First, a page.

Intake Protection System is 'Absolutely Brilliant'
Severn Trent Water was one of the first utility companies to try YSI's new multiparameter intake protection system, the 'HydroSAM', and works manager Natalie Horton says "The performance of the new water quality monitor has been absolutely brilliant."
Until now, these wall mounted systems have been installed to monitor water quality upstream of river abstraction points, so that plant managers are provided with data that can inform water treatment decisions. However, such systems require a high level of maintenance and frequent calibration.
In contrast, the HydroSAM has been designed for minimum maintenance and long-term deployment. The heart of the HydroSAM is a multiparameter probe known as a ‘sonde’, thousands of which are in use all over the world as insitu water quality loggers in both freshwater and marine applications.
Water quality monitoring sondes are often left in remote and difficult to access locations and it is for this reason that YSI has, over many years, developed sensor technology that is able to take accurate readings without the need for frequent site visits.
The sondes have also been designed to be compact and this provided a further benefit to the HydroSAM; river water is pumped through a single sample chamber in which the sonde is located, so that all of the sensors are exposed to the same sample.
The HydroSAM employed by Severn Trent Water monitors pH, temperature, conductivity, turbidity, dissolved oxygen and ammonia. However, it would be possible to add sensors for chlorophyll and blue/green algae.
The sequence of events that ended with the installation of the HydroSAM began with Natalie Horton becoming increasingly frustrated with the problems and high maintenance requirements associated with traditional monitoring systems.
However, she had heard that the Environment Agency deploy multiparameter sondes in rivers and approached YSI Hydrodata to discuss the possibility of their use for intake protection.
As a result, a sonde was installed directly in the river Severn upstream of the Shelton WTW near Shrewsbury on a 3-month trial.
Prior to the trial, Natalie Horton admitted to a fair degree of scepticism over the sonde’s ability to cope with occasional high levels of fouling. However, after visiting the site, she said that she was “Delighted to discover that, as a result of the inbuilt sensor wiping mechanisms, the sensors were completely free from fouling and the readings correlated very closely with our own calibrated equipment.”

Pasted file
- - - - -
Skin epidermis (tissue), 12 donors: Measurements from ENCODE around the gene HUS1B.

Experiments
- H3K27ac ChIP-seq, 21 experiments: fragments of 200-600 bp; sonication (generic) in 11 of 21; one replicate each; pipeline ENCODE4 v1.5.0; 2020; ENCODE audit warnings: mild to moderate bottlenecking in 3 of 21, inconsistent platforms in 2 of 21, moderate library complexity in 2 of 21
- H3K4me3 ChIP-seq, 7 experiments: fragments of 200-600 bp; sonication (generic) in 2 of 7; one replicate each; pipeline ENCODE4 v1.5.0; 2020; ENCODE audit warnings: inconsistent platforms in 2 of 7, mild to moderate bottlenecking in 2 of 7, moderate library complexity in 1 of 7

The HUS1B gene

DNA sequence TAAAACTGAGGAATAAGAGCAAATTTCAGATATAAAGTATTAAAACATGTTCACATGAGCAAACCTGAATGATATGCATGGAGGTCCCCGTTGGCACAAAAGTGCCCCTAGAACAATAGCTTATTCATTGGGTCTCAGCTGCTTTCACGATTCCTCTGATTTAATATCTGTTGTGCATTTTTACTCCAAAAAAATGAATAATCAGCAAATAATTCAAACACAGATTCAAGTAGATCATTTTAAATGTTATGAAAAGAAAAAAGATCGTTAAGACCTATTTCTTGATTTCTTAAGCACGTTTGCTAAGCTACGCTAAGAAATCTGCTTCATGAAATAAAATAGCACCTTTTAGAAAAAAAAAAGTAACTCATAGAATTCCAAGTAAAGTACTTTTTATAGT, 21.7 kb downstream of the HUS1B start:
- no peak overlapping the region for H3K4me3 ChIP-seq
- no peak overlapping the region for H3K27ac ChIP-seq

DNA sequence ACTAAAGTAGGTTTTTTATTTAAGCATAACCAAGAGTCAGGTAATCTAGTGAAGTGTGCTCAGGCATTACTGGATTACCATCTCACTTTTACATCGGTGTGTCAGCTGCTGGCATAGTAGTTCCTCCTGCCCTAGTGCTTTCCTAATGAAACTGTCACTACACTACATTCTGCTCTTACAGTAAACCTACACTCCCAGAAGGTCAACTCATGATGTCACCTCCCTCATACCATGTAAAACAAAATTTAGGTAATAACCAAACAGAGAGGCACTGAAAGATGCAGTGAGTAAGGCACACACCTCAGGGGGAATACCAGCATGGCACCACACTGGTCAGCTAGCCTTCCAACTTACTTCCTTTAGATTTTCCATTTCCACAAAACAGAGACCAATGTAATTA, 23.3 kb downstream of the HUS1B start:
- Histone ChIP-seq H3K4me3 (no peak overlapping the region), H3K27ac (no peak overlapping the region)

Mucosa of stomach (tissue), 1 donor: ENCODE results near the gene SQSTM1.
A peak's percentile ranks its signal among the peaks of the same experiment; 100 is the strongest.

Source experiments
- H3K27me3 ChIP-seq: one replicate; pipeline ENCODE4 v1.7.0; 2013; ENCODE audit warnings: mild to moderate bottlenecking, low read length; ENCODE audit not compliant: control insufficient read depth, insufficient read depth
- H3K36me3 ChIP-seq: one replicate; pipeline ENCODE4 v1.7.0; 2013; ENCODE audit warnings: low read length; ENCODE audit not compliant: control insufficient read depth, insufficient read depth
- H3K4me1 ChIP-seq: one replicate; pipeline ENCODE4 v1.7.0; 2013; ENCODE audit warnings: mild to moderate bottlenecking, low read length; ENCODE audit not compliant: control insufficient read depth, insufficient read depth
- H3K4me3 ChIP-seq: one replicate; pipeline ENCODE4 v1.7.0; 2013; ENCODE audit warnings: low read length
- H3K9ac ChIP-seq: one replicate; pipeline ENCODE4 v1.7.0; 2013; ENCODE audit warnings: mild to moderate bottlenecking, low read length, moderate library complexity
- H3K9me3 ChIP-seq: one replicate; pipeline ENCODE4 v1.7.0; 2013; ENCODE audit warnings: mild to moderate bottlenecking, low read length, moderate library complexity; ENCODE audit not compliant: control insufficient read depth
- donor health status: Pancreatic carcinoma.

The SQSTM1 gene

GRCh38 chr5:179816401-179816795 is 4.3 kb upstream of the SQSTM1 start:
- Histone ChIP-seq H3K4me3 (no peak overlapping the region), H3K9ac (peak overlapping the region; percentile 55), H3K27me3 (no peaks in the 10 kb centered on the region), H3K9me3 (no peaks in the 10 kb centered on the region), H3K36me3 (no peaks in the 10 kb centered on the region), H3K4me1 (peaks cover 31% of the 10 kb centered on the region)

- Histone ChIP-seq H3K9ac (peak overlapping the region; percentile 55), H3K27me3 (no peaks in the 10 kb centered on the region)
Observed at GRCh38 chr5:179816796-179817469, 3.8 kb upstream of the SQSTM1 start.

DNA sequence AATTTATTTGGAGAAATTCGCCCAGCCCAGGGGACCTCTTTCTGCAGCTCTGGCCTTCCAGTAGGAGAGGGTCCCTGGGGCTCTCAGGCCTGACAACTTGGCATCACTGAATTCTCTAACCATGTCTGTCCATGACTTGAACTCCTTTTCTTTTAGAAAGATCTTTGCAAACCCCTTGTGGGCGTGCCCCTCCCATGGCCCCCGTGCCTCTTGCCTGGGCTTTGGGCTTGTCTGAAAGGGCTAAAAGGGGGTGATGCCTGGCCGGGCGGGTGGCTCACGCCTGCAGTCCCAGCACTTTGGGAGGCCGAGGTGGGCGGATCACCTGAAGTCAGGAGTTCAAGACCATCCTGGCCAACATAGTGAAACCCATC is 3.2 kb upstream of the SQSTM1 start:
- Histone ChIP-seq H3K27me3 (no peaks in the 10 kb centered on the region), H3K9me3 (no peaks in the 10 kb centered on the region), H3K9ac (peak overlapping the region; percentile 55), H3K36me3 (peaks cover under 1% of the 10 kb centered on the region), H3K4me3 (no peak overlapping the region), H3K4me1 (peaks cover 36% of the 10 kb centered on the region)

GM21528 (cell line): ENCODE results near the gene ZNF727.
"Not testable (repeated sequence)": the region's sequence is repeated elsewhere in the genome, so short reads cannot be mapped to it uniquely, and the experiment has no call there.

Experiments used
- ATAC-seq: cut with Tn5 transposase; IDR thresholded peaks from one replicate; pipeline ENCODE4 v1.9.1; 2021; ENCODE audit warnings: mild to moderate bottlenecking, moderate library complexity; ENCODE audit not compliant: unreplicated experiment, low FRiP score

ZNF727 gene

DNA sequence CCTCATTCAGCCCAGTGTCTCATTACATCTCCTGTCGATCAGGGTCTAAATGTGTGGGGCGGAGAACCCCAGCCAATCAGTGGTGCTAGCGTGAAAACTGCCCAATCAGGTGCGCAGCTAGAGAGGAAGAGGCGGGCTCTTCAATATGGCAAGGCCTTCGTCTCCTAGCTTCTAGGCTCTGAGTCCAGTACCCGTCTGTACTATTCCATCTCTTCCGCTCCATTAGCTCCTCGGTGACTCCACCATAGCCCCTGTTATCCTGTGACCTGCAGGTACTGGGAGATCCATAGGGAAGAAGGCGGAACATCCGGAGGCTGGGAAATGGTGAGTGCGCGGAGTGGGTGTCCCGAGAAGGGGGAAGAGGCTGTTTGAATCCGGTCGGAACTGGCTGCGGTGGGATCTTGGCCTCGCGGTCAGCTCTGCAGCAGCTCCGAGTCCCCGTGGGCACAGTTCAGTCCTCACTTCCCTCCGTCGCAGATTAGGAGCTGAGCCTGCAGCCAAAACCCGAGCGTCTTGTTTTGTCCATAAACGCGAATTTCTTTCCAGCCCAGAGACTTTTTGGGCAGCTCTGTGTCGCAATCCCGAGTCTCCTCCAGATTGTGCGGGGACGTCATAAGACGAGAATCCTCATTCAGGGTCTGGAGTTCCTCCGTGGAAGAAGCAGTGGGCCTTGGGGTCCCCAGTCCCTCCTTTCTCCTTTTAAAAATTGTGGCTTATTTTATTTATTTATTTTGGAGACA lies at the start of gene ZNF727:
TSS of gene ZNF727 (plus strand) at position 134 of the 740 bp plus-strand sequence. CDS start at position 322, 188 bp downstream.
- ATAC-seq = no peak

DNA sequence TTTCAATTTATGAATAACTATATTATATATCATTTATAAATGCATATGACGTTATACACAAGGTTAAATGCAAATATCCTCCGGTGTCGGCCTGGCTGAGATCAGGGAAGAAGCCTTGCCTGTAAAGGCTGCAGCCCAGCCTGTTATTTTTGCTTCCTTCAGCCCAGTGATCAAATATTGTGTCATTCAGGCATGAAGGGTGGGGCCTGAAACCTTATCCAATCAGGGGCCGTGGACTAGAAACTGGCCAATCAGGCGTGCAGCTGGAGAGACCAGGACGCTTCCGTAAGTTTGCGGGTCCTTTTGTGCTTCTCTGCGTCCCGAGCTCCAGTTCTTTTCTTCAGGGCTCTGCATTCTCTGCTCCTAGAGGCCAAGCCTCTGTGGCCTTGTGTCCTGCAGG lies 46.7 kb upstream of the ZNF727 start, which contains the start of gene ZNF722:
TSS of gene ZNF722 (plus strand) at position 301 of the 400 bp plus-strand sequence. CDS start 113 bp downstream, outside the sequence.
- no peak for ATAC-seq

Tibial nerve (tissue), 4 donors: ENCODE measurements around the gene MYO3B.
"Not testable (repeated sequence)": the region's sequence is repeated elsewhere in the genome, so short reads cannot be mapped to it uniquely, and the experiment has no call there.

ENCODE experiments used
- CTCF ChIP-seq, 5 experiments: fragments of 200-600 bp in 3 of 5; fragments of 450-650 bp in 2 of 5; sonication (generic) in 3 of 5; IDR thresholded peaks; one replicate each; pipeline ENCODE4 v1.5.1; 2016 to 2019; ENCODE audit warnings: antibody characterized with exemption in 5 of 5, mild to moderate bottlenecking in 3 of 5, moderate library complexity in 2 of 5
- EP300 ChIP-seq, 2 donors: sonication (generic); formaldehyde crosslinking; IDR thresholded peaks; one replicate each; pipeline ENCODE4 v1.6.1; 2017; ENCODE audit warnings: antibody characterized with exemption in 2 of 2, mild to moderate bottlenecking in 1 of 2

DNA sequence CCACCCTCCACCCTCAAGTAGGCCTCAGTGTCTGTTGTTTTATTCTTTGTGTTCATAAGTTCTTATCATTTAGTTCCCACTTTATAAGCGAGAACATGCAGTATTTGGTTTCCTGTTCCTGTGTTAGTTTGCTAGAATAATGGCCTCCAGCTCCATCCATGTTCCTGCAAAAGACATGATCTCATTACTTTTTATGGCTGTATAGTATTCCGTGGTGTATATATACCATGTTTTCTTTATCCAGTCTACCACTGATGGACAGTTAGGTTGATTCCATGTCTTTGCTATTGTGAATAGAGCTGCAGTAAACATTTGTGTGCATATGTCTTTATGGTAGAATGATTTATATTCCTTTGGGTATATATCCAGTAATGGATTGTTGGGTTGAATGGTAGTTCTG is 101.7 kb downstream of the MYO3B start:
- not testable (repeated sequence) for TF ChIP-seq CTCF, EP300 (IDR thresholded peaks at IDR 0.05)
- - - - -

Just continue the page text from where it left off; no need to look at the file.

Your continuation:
Following the success of the trial, Severn Trent Water ordered a full HydroSAM which has been permanently installed ten miles upstream of the water intake.
The system provides almost continuous monitoring data to the Shelton works and operators have been provided with the facility to dial in to the unit from anywhere or to visit the site and collect data with a portable computer. Alarm conditions have been set and the unit will issue alarms via the PCMS should those conditions arise.
Natalie Horton has since become Risk and Safety Manager for Water Supply at Severn Trent Water. Looking back over the HydroSAM trial she says “It is vitally important for our water treatment works to be provided with advance knowledge of water quality and trends so that we can manage the treatment process as effectively as possible. It is always our aim to maintain stability in the plant because unforeseen changes in the intake could necessitate a need for reduced flows to maintain water quality.
For example, turbidity can range from 1 NTU to over 200 NTU, but this can be accommodated quite easily if we have an accurate and reliable intake protection system. However, the main benefit for us has been the reduced requirement for calibration and maintenance; site visits used to be necessary every week, but now a simple 6-weekly calibration check is all that is needed. We have been delighted with the HydroSAM - it was simple to install and operate, it has proved to be reliable, and it saves labour costs.”